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Photographed by Douglas Friedman

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At-Home Master Class

Home Organization by Clos-ette's Melanie Fowler

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If Zoom is your new BFF and home is your new office, then this is going to be the must-read interview of the week. We spoke to Melanie Charlton Fowler, founder of organizational design firm Clos-ette, to get her tips on how to create a space that feels like a C-suite setting. "We're all used to working from home," says Charlton Fowler, who counts Beyoncé and Drew Barrymore as clients, "but having a workspace and working remotely are two very different things."

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And for those reading with extra hours at home on hand—which, let's face it, is all of us—the New Yorker shares how to tackle closet clutter and refresh your wardrobe in 4 easy steps. Need more get-up-and-go inspiration? Charlton Fowler also reveals she's using this time to get proactive on all the personal projects she usually puts off—like organizing the thousands and thousands of photos on her phone. "Artifact Uprising is my favorite paper album," she notes. "I'm obsessed.

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How to organize a better home office

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1. Create a No-Kids Zone
Find a space that can be private. Establish boundaries around that space—from your children, spouse, dogs, whomever. You're going to need privacy to work—and focus—from home.

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2. Go Paperless
We just don't have the real estate for filing anymore; it's become obsolete. The more you can scan and throw into an app, like Dropbox, the better.

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3. Stop Hoarding
You don't need those business cards from the early 2000s—take the time to scan them—or that huge stash of rubber bands you've squirreled away. People hoard the weirdest things, from old papers to pencil cases. Edit all that out.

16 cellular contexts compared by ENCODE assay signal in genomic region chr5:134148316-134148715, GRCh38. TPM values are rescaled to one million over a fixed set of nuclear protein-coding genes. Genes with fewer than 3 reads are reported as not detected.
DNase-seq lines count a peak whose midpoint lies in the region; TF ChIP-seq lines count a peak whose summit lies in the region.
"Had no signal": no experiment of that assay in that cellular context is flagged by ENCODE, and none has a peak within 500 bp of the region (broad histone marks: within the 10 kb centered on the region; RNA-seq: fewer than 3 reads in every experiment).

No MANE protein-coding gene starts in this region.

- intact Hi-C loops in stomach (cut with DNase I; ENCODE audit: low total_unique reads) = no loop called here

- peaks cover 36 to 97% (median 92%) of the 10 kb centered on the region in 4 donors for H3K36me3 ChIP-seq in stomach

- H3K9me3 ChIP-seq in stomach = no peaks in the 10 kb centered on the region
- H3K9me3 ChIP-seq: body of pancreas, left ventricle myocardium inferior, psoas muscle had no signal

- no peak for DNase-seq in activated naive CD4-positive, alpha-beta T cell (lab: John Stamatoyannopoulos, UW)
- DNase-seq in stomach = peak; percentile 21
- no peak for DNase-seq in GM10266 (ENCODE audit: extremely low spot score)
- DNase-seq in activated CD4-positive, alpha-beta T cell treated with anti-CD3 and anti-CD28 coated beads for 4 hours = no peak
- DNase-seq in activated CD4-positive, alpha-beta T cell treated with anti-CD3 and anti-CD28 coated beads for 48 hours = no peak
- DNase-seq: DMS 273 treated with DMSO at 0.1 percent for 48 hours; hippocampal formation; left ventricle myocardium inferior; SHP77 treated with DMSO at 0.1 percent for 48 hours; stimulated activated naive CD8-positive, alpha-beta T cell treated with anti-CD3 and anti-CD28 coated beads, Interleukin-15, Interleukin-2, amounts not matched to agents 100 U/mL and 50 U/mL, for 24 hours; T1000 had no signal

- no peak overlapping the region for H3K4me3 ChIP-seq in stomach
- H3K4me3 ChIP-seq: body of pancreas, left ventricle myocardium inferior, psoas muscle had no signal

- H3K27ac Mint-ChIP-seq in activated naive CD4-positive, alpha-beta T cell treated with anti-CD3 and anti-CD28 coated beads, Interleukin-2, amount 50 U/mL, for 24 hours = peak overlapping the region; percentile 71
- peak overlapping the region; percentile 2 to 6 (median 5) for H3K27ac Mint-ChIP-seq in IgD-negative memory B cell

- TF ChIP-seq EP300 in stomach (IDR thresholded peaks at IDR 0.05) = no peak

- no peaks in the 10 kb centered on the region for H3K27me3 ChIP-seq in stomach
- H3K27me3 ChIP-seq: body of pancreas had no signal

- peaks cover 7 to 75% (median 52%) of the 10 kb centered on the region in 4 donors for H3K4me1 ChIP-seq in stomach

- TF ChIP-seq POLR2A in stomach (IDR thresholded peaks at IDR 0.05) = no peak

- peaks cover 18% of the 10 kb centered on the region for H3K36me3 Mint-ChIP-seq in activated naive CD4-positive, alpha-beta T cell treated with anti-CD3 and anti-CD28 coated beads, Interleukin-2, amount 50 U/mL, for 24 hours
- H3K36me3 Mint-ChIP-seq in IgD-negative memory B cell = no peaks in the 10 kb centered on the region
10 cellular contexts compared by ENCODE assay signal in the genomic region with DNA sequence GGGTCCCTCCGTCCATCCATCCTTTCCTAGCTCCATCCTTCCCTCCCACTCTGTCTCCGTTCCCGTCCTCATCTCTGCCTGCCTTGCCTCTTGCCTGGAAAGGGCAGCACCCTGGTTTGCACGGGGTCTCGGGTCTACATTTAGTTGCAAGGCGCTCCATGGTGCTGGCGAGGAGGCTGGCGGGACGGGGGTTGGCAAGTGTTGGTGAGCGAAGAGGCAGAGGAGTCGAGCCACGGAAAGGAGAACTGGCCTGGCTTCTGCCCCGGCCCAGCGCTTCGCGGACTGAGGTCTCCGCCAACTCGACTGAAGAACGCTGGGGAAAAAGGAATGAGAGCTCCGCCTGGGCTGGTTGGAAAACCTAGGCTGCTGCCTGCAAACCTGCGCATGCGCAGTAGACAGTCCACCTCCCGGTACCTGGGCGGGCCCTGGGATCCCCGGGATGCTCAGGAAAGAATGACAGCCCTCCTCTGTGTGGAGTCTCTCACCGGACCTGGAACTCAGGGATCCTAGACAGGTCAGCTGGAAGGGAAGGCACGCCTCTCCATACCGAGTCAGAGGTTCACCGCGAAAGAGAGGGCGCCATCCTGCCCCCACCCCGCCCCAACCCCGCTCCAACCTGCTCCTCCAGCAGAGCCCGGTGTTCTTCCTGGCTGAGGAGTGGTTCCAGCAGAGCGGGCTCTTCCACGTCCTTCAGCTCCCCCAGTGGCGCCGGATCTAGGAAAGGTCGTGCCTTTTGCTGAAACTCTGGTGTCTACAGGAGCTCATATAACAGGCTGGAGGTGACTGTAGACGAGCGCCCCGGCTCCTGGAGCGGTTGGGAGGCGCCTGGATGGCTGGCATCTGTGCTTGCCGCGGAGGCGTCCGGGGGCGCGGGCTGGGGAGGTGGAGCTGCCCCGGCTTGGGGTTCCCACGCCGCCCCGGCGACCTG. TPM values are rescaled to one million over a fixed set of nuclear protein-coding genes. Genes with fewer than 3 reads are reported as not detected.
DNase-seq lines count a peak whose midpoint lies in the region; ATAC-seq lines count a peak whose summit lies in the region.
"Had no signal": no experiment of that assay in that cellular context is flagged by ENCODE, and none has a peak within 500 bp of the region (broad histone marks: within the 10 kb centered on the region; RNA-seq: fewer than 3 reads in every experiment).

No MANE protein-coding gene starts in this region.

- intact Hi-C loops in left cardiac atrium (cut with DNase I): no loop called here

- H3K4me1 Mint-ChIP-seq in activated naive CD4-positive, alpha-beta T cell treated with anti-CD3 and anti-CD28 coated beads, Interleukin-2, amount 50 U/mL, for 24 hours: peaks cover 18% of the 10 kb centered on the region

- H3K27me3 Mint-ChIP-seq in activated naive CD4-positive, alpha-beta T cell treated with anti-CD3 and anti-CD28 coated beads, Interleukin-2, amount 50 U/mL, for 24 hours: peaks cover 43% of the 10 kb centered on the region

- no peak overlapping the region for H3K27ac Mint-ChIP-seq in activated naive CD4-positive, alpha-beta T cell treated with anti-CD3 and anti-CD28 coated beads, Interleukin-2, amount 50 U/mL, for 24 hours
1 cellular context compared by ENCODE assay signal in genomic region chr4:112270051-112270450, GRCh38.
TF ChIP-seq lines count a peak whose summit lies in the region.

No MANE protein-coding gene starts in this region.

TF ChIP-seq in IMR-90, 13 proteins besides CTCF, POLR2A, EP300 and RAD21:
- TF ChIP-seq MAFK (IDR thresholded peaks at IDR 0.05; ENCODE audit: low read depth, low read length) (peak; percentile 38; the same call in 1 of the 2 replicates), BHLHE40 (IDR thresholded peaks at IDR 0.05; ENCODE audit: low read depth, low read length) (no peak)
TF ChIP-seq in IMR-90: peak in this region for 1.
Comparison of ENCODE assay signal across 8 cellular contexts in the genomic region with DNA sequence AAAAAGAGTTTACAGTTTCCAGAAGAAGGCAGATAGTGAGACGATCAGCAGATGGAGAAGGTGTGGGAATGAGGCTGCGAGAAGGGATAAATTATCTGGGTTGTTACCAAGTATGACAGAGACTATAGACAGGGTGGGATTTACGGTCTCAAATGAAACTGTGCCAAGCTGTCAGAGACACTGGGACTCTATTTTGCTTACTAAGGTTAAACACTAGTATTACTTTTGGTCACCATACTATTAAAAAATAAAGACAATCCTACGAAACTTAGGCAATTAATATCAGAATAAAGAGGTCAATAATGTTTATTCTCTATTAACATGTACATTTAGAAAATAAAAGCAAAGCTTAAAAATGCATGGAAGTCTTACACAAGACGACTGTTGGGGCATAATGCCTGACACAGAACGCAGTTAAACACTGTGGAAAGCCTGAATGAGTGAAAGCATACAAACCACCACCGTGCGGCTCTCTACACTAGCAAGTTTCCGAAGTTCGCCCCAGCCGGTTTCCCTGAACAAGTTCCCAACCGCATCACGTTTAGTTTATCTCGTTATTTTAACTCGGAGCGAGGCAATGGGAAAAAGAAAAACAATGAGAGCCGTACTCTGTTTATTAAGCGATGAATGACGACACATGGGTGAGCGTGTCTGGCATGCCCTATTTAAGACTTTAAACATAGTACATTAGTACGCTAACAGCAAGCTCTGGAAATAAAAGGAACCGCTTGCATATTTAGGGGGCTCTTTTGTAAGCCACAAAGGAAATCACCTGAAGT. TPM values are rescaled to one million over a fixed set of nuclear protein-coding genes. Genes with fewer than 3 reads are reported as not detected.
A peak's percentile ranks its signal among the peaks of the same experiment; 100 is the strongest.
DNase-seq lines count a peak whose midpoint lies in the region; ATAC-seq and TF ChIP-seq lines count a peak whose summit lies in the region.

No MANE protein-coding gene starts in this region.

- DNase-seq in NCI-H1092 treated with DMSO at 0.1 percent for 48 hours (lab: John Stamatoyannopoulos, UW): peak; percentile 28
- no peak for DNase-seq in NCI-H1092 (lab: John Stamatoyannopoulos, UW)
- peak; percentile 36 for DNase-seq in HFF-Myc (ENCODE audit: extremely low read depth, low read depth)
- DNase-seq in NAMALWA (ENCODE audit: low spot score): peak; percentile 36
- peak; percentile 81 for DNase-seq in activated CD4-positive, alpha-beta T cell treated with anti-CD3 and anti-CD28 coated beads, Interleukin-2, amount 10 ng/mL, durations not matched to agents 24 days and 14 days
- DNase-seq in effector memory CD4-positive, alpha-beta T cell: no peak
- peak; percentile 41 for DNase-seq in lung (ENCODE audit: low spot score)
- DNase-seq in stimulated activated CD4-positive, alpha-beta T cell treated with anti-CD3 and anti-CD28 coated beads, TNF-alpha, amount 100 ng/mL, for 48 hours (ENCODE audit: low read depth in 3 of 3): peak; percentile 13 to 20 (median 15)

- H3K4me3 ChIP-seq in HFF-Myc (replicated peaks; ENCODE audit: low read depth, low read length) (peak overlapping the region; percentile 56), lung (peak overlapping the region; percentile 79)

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4. Make the Space Functional
Create organization. Do you need a docking station? Boxes for stationery and checkbooks? I still love to write by hand, so I keep my stationery and other stuff I need for work in boxes, separated and labeled.

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How to organize your closet

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Photographed by Thomas Loof

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1. Edit, Edit, Edit
Always start with an edit. Be ruthless. If there's a stain on something and you've sent it to the dry cleaners three times and it's not coming out, get rid of it! And don't hang on to sizes you don't fit into anymore. I'm a big believer in giving away things—gift these items to your daughter, niece or family friend.
Think about what looks good on you. Less is more. Be realistic about what you wear. If you're quarantined at home right now, try things on, ask your partner, your kids—they know what looks good on you. (Tell them to be truthful but loving!)

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2. Organize by Category
Shoes with shoes, bags with bags, tops with tops, dresses with dresses, coats with coats, and so on. Then, I like to organize light to dark, left to right.

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3. Don't Forget the Hangers
Use the same hangers throughout. I like lighter hangers because it shows off the clothes better, but at least make them monotone—white, ivory, black. You can buy these in bulk on Amazon or The Container Store.

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4. Accessorize! (Yes, Your Closet Needs Accessories)
Get the drawer inserts, the jewelry organizer, the tie and belt racks, the purse stuffers (Fabrinique has my favorites)... Get the boot trees so your boots stand straight. I love the ones from Dasco, but if you need custom inserts—call Clos-ette! We make them. If you have cabinet seams, drill in a valet rod; if you don't, surface-mount it. These are easy DIY projects.

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Bonus Shoe Tip
If you are low on space, there are two different ways to organize your shoes. If you have more shelf space—that is, it's longer vs. deeper—place one pair with the toe forward, the other with the heel forward. If your space is deeper but not as wide, then put one shoe in the front and the matching pair in the back, behind it.

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Greatest Challenge?
With my clients, it's definitely the hoarding and editing. Think of organizing your home and life like a good diet and exercise routine. You have to start with the foundation, which is the diet. Then editing is the exercise part, right? Learn how to keep things in shape and do the physical part of it—the organizing. It will be painful at first—just like people have a hard time converting from processed foods to natural—but then you'll want to do it more. It's just getting over the initial hump.

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